So, you're a new homeowner and for the first time in your life, you own a boiler. If you're like many people, you don't know the first thing about boilers--what they are, what their purpose is or how they're different from other home heat sources. These frequently asked questions and answers will help you understand what your boiler does and why it's such a great appliance.
Q: What is a boiler?
A: A boiler is a home heating system that turns water into steam for different purposes in the house. Boilers can use steam to push heat through radiant heat systems, forced air heating, and the hot water that runs through the hot water pipes of your house.
Q: What's the difference between a boiler and a furnace? What's the difference between a boiler and a water heater?
A: A boiler serves more functions than either a furnace or a water heater--in fact, a boiler can be both systems at once. Having one boiler effectively eliminates the need to have two separate heating systems to provide warm water and warm air to the house.
Q: The boiler in my new home is getting up there in years. How will I know when it needs to be replaced?
A: Boilers can last about 15 years (give or take). When your boiler nears the end of its lifespan, you'll notice problems like:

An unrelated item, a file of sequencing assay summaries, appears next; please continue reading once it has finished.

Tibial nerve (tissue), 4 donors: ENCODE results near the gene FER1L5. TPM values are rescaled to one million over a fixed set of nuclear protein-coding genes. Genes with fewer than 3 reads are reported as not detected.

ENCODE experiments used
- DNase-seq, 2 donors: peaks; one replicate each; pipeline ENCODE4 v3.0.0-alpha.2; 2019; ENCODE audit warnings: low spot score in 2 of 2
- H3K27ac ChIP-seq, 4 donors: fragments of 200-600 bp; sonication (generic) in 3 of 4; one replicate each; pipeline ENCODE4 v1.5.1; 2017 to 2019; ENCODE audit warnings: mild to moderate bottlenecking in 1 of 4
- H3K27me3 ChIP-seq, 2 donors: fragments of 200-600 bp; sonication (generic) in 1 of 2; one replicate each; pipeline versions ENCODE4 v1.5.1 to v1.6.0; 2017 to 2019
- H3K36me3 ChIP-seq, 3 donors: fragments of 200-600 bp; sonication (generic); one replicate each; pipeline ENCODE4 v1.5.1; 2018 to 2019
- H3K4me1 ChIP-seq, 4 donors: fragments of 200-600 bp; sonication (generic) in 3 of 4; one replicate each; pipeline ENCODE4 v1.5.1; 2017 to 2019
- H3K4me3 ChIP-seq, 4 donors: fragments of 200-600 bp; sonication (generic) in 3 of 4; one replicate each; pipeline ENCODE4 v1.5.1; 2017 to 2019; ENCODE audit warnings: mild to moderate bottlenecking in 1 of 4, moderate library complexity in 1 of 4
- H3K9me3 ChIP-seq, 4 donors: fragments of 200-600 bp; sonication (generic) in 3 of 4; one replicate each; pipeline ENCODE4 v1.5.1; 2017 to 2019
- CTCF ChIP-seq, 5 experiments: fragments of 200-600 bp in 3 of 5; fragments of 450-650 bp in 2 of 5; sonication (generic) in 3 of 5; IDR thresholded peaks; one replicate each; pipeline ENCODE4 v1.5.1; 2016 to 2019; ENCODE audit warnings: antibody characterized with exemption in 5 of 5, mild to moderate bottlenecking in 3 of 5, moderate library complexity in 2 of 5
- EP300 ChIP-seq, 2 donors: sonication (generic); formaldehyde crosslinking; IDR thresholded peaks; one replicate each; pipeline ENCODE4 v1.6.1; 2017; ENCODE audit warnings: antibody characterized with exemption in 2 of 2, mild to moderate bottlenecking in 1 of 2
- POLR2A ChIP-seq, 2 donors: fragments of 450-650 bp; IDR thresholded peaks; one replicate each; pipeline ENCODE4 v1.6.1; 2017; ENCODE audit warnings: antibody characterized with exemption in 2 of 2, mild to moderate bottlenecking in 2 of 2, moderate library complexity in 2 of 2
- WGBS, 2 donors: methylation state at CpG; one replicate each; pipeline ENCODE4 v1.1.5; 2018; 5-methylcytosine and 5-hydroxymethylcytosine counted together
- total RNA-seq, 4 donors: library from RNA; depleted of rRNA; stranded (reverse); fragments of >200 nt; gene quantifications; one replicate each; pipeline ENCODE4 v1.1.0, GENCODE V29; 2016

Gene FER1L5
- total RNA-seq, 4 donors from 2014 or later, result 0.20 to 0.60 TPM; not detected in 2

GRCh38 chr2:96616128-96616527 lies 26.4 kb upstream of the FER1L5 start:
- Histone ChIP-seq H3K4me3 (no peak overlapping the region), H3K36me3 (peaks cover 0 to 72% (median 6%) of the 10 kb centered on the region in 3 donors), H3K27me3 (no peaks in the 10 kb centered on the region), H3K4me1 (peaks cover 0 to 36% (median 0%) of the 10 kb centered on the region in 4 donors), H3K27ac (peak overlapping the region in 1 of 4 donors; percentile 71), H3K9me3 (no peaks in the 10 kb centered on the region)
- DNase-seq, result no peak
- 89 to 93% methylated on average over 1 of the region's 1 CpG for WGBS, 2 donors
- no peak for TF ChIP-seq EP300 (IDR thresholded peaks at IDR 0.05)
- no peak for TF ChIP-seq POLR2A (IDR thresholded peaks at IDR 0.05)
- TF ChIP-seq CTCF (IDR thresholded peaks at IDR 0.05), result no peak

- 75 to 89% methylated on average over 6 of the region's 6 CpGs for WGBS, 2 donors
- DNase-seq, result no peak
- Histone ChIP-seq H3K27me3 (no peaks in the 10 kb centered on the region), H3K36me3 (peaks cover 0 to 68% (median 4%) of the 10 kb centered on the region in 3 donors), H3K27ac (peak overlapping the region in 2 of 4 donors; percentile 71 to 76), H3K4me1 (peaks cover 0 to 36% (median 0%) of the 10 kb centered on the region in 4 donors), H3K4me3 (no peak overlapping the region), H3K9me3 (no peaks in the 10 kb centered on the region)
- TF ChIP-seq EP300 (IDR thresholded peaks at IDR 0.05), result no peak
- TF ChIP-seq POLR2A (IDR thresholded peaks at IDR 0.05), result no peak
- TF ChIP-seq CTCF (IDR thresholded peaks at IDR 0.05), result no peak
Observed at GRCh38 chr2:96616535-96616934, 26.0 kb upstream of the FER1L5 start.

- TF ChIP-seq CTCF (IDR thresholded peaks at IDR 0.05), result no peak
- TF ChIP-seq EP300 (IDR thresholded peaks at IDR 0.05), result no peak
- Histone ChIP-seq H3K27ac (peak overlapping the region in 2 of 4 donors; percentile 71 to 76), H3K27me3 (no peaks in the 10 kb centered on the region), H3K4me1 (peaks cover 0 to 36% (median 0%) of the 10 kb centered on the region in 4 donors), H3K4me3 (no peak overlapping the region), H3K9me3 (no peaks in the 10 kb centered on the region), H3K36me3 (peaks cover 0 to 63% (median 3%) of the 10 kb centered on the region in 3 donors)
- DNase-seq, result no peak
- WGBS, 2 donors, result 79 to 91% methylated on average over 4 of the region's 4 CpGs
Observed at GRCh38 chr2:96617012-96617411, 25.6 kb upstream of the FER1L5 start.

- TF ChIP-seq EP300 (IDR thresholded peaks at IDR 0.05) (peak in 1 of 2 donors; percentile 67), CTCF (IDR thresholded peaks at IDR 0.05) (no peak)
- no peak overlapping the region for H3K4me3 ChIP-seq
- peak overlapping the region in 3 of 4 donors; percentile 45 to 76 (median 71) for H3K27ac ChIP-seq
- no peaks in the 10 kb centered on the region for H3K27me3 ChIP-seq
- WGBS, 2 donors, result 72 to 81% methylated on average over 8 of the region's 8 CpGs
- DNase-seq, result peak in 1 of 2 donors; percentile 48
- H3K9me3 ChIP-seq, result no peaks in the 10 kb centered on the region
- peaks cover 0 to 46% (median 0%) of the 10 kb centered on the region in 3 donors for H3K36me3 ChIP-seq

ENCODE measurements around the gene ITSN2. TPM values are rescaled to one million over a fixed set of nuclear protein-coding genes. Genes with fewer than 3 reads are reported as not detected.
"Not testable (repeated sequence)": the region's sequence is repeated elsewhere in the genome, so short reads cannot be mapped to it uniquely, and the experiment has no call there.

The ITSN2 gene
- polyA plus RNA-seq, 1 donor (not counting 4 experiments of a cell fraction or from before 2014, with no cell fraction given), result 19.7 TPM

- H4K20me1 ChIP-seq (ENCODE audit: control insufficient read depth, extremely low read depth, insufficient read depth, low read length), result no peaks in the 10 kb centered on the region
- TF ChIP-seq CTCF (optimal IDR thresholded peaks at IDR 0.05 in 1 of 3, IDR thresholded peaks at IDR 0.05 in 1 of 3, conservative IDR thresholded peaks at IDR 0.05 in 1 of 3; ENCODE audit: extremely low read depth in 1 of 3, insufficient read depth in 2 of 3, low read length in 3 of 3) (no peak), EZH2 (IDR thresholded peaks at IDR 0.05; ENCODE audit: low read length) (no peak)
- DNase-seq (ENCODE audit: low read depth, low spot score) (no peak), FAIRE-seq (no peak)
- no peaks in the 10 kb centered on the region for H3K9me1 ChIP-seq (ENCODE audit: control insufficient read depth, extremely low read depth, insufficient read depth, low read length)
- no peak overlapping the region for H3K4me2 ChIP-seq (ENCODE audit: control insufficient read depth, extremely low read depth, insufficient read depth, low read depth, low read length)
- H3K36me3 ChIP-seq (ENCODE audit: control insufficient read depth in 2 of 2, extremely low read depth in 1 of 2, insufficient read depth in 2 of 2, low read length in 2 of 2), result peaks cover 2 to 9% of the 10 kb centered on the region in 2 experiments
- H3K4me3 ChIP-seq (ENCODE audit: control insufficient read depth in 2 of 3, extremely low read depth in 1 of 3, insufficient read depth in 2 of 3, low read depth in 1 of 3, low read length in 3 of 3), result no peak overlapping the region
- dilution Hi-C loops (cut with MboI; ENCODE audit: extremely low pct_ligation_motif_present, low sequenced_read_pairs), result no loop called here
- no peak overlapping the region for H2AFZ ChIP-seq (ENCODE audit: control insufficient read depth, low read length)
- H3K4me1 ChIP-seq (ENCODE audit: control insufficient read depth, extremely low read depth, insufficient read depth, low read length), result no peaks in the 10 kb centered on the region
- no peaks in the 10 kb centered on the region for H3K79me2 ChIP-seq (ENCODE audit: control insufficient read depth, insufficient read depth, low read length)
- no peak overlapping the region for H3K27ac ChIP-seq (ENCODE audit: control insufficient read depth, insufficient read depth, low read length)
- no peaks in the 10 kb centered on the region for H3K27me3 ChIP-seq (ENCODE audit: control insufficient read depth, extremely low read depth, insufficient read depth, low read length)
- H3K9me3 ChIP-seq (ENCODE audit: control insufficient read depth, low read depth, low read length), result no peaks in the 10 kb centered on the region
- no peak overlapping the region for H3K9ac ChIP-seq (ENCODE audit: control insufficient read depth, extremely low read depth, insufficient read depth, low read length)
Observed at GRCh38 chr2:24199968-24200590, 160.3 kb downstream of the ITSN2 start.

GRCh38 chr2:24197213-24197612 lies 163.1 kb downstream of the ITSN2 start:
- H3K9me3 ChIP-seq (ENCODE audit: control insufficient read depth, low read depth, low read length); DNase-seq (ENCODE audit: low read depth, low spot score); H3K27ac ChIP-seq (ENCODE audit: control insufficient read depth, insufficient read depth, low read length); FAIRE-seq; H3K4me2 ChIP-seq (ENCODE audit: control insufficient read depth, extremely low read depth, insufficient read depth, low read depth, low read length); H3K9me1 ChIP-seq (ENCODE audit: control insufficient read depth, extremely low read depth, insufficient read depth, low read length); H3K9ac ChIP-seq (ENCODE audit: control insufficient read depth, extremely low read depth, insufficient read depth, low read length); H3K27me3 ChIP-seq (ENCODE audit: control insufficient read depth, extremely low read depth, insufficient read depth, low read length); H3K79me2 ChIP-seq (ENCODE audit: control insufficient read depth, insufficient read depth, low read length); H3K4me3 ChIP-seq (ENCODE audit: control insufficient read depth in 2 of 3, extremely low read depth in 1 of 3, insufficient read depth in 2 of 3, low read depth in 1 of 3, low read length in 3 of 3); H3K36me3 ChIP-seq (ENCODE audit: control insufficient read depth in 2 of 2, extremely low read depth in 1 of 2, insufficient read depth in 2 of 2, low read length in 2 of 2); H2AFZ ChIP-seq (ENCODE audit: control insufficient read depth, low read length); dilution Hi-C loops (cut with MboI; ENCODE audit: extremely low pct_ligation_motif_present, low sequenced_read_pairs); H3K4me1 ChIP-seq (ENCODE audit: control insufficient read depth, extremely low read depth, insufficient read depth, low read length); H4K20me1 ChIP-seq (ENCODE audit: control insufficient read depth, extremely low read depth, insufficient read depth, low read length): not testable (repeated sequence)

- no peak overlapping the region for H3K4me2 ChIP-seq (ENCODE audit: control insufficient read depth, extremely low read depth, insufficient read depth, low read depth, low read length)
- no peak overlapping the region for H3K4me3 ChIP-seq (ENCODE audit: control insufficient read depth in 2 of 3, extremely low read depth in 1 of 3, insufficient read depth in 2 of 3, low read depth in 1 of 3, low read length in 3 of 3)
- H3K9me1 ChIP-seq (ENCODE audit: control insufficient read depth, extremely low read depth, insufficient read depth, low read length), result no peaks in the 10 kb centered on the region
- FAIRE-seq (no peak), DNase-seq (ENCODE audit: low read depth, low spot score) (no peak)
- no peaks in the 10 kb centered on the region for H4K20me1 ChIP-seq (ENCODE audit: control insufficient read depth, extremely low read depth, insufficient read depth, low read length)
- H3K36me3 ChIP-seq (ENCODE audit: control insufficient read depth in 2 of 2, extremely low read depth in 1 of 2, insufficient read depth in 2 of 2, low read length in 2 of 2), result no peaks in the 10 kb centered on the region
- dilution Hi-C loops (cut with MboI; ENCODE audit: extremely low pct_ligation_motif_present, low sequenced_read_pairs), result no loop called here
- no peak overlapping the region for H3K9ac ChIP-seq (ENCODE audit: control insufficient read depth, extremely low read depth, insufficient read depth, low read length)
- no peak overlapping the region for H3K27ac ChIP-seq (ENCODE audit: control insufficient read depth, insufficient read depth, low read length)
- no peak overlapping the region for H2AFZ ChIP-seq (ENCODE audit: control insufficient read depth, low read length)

- Strange noises
- Humidity in the house
- Uneven distribution of heat in the house
- Frequent breakdowns or need for repair
If your boiler is older but still runs perfectly well, schedule normal maintenance for your boiler and assume everything is well unless your HVAC professional tells you otherwise.
Q: What should I do to maintain my boiler?
A: Your boiler will require only two things from you, its owner:
- Bleed the radiators on an annual basis. To bleed the radiators, place a bucket directly beneath the bleed valve. Next, open the bleed valve using a special key (called a "bleed key"). As you do this, you'll hear a hiss of air as it escapes from inside the radiator. When water begins to run out of the radiator and into the bucket, the bleed is done. Turn the bleed key to close the valve and throw out the water in the bucket.
- Schedule annual tuneups with an experienced HVAC professional. This is especially important for older boilers, but all boilers need annual maintenance.
For more information, contact Boiler Services, Inc. or a similar company.Share